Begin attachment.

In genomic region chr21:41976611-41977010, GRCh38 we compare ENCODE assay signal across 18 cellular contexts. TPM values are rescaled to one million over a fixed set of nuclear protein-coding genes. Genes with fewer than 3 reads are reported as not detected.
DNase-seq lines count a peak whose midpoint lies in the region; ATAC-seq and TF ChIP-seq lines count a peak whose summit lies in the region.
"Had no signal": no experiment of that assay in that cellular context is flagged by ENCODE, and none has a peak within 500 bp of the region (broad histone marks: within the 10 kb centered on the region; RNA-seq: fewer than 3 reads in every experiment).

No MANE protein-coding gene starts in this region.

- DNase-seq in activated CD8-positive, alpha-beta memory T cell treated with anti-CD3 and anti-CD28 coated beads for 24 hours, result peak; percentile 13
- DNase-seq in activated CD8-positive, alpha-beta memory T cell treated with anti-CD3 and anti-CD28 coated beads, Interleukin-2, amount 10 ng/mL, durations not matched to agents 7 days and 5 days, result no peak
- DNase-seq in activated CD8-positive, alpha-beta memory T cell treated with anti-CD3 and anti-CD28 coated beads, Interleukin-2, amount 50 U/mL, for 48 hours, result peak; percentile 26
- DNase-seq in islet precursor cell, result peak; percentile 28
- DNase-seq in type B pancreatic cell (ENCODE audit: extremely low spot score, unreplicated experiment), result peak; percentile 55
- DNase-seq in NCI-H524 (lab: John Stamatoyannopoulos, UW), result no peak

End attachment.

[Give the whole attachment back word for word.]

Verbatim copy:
In genomic region chr21:41976611-41977010, GRCh38 we compare ENCODE assay signal across 18 cellular contexts. TPM values are rescaled to one million over a fixed set of nuclear protein-coding genes. Genes with fewer than 3 reads are reported as not detected.
DNase-seq lines count a peak whose midpoint lies in the region; ATAC-seq and TF ChIP-seq lines count a peak whose summit lies in the region.
"Had no signal": no experiment of that assay in that cellular context is flagged by ENCODE, and none has a peak within 500 bp of the region (broad histone marks: within the 10 kb centered on the region; RNA-seq: fewer than 3 reads in every experiment).

No MANE protein-coding gene starts in this region.

- DNase-seq in activated CD8-positive, alpha-beta memory T cell treated with anti-CD3 and anti-CD28 coated beads for 24 hours, result peak; percentile 13
- DNase-seq in activated CD8-positive, alpha-beta memory T cell treated with anti-CD3 and anti-CD28 coated beads, Interleukin-2, amount 10 ng/mL, durations not matched to agents 7 days and 5 days, result no peak
- DNase-seq in activated CD8-positive, alpha-beta memory T cell treated with anti-CD3 and anti-CD28 coated beads, Interleukin-2, amount 50 U/mL, for 48 hours, result peak; percentile 26
- DNase-seq in islet precursor cell, result peak; percentile 28
- DNase-seq in type B pancreatic cell (ENCODE audit: extremely low spot score, unreplicated experiment), result peak; percentile 55
- DNase-seq in NCI-H524 (lab: John Stamatoyannopoulos, UW), result no peak